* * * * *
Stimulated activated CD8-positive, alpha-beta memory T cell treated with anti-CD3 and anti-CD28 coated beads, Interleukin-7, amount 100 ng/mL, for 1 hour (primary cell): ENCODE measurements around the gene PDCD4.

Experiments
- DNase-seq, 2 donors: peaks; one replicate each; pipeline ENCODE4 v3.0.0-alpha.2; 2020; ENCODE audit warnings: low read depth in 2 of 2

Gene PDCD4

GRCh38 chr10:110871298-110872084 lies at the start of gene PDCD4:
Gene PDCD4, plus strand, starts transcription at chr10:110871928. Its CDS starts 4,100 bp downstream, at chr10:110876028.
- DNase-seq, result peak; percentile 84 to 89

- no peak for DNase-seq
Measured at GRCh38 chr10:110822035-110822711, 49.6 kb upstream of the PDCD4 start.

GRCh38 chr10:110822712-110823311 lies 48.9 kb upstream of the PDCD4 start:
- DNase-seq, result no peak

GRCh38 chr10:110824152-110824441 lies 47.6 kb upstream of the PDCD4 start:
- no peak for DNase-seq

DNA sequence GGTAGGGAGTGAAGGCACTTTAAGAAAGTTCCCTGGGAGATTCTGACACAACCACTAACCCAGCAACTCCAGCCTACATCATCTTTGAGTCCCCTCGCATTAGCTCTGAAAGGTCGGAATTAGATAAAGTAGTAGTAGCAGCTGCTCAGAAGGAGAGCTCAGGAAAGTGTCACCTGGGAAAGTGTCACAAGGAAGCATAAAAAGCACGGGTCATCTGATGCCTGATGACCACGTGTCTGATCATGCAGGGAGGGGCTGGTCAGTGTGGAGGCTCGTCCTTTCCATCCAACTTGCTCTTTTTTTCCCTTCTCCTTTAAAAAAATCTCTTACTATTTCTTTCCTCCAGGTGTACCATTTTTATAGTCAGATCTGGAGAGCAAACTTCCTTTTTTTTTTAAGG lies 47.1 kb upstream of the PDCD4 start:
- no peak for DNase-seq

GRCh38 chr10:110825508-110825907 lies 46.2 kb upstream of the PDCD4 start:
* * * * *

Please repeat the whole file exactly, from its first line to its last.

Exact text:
Stimulated activated CD8-positive, alpha-beta memory T cell treated with anti-CD3 and anti-CD28 coated beads, Interleukin-7, amount 100 ng/mL, for 1 hour (primary cell): ENCODE measurements around the gene PDCD4.

Experiments
- DNase-seq, 2 donors: peaks; one replicate each; pipeline ENCODE4 v3.0.0-alpha.2; 2020; ENCODE audit warnings: low read depth in 2 of 2

Gene PDCD4

GRCh38 chr10:110871298-110872084 lies at the start of gene PDCD4:
Gene PDCD4, plus strand, starts transcription at chr10:110871928. Its CDS starts 4,100 bp downstream, at chr10:110876028.
- DNase-seq, result peak; percentile 84 to 89

- no peak for DNase-seq
Measured at GRCh38 chr10:110822035-110822711, 49.6 kb upstream of the PDCD4 start.

GRCh38 chr10:110822712-110823311 lies 48.9 kb upstream of the PDCD4 start:
- DNase-seq, result no peak

GRCh38 chr10:110824152-110824441 lies 47.6 kb upstream of the PDCD4 start:
- no peak for DNase-seq

DNA sequence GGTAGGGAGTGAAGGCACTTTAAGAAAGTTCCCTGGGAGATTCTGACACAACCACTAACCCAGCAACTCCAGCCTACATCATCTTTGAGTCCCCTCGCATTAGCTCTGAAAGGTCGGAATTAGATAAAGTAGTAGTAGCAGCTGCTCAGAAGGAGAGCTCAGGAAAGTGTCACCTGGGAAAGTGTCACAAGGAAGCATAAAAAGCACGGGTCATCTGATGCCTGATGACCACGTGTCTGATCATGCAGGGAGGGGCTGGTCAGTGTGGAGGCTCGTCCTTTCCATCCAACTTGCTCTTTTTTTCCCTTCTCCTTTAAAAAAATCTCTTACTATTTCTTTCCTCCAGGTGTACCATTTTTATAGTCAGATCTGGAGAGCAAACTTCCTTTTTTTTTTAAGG lies 47.1 kb upstream of the PDCD4 start:
- no peak for DNase-seq

GRCh38 chr10:110825508-110825907 lies 46.2 kb upstream of the PDCD4 start: